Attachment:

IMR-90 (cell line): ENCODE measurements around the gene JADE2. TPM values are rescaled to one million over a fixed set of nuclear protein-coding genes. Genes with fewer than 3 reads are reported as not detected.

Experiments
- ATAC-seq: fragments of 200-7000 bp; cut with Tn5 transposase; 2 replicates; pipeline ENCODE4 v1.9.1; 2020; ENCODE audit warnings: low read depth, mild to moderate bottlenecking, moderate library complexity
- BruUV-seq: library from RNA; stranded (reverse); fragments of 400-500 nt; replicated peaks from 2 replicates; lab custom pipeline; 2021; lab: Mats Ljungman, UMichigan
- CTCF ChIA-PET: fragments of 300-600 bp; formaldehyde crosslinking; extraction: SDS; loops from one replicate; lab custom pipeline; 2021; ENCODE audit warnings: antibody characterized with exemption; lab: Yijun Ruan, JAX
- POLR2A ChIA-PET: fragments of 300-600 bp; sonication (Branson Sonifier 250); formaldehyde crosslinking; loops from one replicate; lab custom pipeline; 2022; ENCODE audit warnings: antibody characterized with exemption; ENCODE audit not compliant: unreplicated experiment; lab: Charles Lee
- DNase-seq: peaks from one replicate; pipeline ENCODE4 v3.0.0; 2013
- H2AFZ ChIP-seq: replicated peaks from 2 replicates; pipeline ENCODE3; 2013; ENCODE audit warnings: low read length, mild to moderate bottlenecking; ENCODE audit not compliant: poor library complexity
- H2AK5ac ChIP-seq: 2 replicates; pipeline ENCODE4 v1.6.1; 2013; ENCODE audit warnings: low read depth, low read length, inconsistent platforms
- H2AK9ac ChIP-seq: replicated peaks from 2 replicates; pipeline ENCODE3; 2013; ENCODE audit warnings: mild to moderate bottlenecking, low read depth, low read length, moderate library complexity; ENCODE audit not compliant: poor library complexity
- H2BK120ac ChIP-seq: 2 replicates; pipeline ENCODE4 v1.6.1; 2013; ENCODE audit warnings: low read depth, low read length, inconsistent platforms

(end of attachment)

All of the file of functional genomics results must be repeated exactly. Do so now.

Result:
IMR-90 (cell line): ENCODE measurements around the gene JADE2. TPM values are rescaled to one million over a fixed set of nuclear protein-coding genes. Genes with fewer than 3 reads are reported as not detected.

Experiments
- ATAC-seq: fragments of 200-7000 bp; cut with Tn5 transposase; 2 replicates; pipeline ENCODE4 v1.9.1; 2020; ENCODE audit warnings: low read depth, mild to moderate bottlenecking, moderate library complexity
- BruUV-seq: library from RNA; stranded (reverse); fragments of 400-500 nt; replicated peaks from 2 replicates; lab custom pipeline; 2021; lab: Mats Ljungman, UMichigan
- CTCF ChIA-PET: fragments of 300-600 bp; formaldehyde crosslinking; extraction: SDS; loops from one replicate; lab custom pipeline; 2021; ENCODE audit warnings: antibody characterized with exemption; lab: Yijun Ruan, JAX
- POLR2A ChIA-PET: fragments of 300-600 bp; sonication (Branson Sonifier 250); formaldehyde crosslinking; loops from one replicate; lab custom pipeline; 2022; ENCODE audit warnings: antibody characterized with exemption; ENCODE audit not compliant: unreplicated experiment; lab: Charles Lee
- DNase-seq: peaks from one replicate; pipeline ENCODE4 v3.0.0; 2013
- H2AFZ ChIP-seq: replicated peaks from 2 replicates; pipeline ENCODE3; 2013; ENCODE audit warnings: low read length, mild to moderate bottlenecking; ENCODE audit not compliant: poor library complexity
- H2AK5ac ChIP-seq: 2 replicates; pipeline ENCODE4 v1.6.1; 2013; ENCODE audit warnings: low read depth, low read length, inconsistent platforms
- H2AK9ac ChIP-seq: replicated peaks from 2 replicates; pipeline ENCODE3; 2013; ENCODE audit warnings: mild to moderate bottlenecking, low read depth, low read length, moderate library complexity; ENCODE audit not compliant: poor library complexity
- H2BK120ac ChIP-seq: 2 replicates; pipeline ENCODE4 v1.6.1; 2013; ENCODE audit warnings: low read depth, low read length, inconsistent platforms